# What are the risks of using CTR mode with 64 bit blocks?

On DJB's blog he writes:

I was one of about 40 people sitting in a meeting where the speaker, NSA's Louis Wingers (one of the Simon and Speck authors), falsely claimed that counter mode is safe for 64-bit blocks, since counter mode doesn't have block collisions. NSA's continuing promotion of these dangerous ciphers includes perfect sentences to quote in the introductions of "provable security" papers studying small block sizes.

I can think of the following problems with 64 bit CTR mode (either used with HMAC or without the need for message authentication)

• The keystream can be distinguished from random if the length is close to (or greater than) $2^{32}$ blocks. No two blocks will have equal values assuming no counter overflow. The birthday effect means repeat block values are expected after around this many blocks.
• There is a potential plaintext information leak. For ciphertext $C$ and plaintext $P$ (for any length), only if $P_i \neq P_j$ may $C_i = C_j$ where $i \neq j$. This is true for CTR mode with any block size but is more of a problem for 64 bit blocks than for 128 bit blocks because the birthday limit for 64 bit blocks is smaller.
• Random IV collisions are too common because the maximum length of the IV is less than 64 bits.

Are there other problems for CTR mode associated with 64 bit block sizes? (Perhaps associated with different message authentication algorithms.) If not, then what is Bernstein referring to? The problems I identified seem like they would be minor if keys can be regenerated to avoid encryption of too many blocks with the same key.

I hope my list is not exhaustive just so I don't need to post an answer to my own question. Besides mathematical problems I suspect there are a lot of human problems. Those alone I think are serious enough to justify completely discouraging 64 bit block sizes. Plus I believe the IV problem is especially serious.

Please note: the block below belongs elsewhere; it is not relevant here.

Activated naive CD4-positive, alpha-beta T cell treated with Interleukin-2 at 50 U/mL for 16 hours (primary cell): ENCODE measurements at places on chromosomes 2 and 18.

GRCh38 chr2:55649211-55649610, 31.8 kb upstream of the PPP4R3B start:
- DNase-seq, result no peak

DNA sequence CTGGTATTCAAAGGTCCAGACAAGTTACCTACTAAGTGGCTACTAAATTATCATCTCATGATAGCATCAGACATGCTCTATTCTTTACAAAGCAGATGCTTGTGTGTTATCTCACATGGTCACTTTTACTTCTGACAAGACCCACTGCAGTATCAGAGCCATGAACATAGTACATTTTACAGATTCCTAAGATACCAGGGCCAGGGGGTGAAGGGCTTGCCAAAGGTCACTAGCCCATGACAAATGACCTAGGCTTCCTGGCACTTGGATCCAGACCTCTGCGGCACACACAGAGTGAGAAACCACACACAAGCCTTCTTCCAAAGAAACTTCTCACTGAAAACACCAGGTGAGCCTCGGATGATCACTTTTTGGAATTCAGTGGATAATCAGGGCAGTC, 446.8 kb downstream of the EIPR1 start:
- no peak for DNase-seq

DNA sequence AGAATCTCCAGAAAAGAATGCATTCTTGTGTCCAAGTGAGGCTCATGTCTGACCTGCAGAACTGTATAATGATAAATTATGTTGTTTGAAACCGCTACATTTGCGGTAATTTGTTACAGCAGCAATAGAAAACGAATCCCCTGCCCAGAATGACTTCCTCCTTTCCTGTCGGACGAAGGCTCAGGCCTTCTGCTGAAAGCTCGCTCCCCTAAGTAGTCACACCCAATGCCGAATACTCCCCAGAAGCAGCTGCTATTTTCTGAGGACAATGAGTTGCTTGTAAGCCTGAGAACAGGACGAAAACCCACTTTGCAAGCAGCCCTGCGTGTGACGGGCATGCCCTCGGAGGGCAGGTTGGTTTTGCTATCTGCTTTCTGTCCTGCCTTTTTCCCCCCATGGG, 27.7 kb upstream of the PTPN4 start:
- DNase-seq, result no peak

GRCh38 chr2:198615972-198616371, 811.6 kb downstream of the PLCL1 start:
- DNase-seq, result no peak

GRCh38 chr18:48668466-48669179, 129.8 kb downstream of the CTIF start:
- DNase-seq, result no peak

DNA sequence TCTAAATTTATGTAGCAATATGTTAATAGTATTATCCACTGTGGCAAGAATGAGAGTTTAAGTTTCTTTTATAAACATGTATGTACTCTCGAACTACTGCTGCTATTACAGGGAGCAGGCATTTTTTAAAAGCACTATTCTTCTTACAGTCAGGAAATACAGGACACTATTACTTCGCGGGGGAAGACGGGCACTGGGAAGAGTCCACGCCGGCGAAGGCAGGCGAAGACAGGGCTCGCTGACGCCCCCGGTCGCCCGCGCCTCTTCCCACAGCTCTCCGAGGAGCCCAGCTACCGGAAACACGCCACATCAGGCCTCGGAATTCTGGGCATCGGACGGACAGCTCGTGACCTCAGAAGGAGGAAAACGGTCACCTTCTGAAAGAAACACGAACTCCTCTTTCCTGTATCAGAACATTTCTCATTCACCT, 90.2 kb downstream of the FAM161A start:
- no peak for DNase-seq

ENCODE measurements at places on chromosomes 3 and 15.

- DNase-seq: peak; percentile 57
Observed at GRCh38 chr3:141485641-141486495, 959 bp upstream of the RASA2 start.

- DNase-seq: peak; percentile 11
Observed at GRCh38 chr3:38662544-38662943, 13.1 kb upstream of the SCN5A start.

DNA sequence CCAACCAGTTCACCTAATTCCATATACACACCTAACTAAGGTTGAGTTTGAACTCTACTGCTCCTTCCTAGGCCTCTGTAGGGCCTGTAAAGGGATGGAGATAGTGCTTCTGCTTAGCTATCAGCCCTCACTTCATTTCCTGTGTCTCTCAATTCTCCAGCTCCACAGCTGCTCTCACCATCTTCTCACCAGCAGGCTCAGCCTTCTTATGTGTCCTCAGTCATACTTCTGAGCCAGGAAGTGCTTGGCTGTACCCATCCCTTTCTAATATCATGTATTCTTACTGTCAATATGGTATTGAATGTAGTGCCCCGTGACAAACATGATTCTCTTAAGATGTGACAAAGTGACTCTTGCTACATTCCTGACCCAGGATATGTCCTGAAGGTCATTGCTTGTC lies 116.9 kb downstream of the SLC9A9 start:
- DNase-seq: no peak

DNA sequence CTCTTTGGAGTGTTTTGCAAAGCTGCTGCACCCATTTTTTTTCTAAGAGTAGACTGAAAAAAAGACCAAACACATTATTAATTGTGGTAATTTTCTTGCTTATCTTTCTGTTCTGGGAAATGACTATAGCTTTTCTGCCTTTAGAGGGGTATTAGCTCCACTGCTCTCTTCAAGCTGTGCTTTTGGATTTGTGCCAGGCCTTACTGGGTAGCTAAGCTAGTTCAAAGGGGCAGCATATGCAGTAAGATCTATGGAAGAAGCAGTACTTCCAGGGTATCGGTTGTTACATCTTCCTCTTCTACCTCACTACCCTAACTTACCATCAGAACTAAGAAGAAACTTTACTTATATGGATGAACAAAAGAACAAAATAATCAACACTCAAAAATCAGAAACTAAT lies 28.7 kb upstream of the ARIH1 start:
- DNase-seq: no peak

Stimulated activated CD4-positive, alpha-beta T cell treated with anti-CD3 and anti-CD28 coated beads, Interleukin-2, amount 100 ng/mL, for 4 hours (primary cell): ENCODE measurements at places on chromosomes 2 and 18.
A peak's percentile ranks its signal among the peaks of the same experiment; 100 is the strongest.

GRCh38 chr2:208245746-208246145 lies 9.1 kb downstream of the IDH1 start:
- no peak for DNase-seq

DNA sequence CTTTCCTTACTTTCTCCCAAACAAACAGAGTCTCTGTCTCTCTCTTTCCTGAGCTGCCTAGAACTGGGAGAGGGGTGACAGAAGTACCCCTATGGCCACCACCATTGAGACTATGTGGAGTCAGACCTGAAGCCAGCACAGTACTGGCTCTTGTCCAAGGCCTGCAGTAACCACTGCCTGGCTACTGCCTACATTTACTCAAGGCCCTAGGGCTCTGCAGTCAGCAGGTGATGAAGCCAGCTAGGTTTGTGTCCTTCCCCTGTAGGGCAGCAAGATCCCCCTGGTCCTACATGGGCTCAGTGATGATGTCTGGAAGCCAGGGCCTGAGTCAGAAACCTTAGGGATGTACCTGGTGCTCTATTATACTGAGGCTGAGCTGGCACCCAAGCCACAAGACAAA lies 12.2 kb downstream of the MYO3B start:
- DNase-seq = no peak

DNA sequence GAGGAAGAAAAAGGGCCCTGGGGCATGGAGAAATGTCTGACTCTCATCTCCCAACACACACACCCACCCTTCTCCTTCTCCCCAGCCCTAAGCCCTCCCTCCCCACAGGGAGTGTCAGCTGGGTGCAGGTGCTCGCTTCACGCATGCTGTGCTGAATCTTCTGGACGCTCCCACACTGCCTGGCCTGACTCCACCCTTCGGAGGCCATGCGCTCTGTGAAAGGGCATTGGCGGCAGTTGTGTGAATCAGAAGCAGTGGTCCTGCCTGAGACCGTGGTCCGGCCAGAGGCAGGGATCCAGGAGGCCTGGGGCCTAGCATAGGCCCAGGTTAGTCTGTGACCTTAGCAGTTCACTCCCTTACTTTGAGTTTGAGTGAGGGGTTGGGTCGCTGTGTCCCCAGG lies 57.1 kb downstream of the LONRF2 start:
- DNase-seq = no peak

## 2 Answers

I believe that he was referring to the misconception that the birthday problem that arises in encryption is only when you use the same counter twice. If a random IV is used, then such a counter repeats at $2^{32}$ blocks with high probability (and if you want a $2^{-32}$ safety margin then you can only encrypt $2^{16}$ blocks). However, if distinct counters are guaranteed to be used, then you never get a collision on the input to the block cipher and so you can encrypt more. I assume that the NSA claim was with reference to this version of counter mode where distinct counters are guaranteed (something that's easy to do if you have state).

Anyway, this is a misconception for the exact reason that you point out. The problem is that people think that this leaks only a very little bit of information, unlike in CBC mode where a collision in the ciphertext immediately reveals the XOR of two plaintext blocks. Recently, at EUROCRYPT 2018, a paper was presented showing how to obtain actual plaintext in a number of realistic scenarios when counter mode is used beyond the birthday bound, even with unique counters. The paper is called The Missing Difference Problem, and its Applications to Counter Mode Encryption. I recommend reading it.

This answer summarizes what's achieved against CTR mode in the paper pointed by Yehuda Lindell's answer: Gaëtan Leurent and Ferdinand Sibleyras's The Missing Difference Problem, and its Applications to Counter Mode Encryption (in proceedings of Eurocrypt 2018).

The setting is CTR mode with an $n$-bit block cipher applied to a plaintext consisting of $2m$ blocks, with $m$ known (say the firsts) and the others consisting of the same unknown block $S$ repeated $m$ times. $m$ is assumed somewhat above $2^{n/2}$.

Write $a_i$ for the $2m$ blocks of keystream. The $a_i$ differ from uniformly random in that $0\le i<j<2m\implies a_i\ne a_j$. We know $a_i$ for $0\le i<m$, and the question's first bullet remarks that they being distinct gives a distinguisher.

Write $b_j$ for the $m$ known blocks of ciphertext corresponding the unknown $S$. $m\le j<2m\implies b_j=a_j\oplus S$. These $b_j$ are distinct, and that gives a distinguisher, but no information about $S$.

Observe that in this setting $$0\le i<m\le j<2m\implies a_i\oplus a_j\ne 0\implies a_i\oplus b_j\ne S$$ where the $a_i$ and $b_j$ are known. This relation defines $m^2$ loosely dependent pseudo-random values $a_i\oplus b_j$ among $2^n$ that $S$ can not take. It is likely to leave only a single $S$ possible for $m$ only polynomialy above $2^{n/2}$ (by a variation of the coupon collector problem).

The article gives algorithms finding $S$ that are significantly more efficient than the obvious $\tilde{\mathcal O}(2^n)$ and previous improvements. With $m=2^{n/2}\sqrt{n/2}$, time and memory complexity is only $\tilde{\mathcal O}(2^{2n/3})$; and that reduces to $\tilde{\mathcal O}(2^{n/2})$ when a constant number of bits of $S$ are unknown. Note: $g(x)=\tilde{\mathcal O}(2^x)$ means $|g(x)|<x^k\,2^x$ for some constant $k$ and $x$ above some bound.

For $n=64$ block size and regardless of key size, we are talking 400 GiB of ciphertext and very plausible amount of work, for something that actually recovers some plaintext.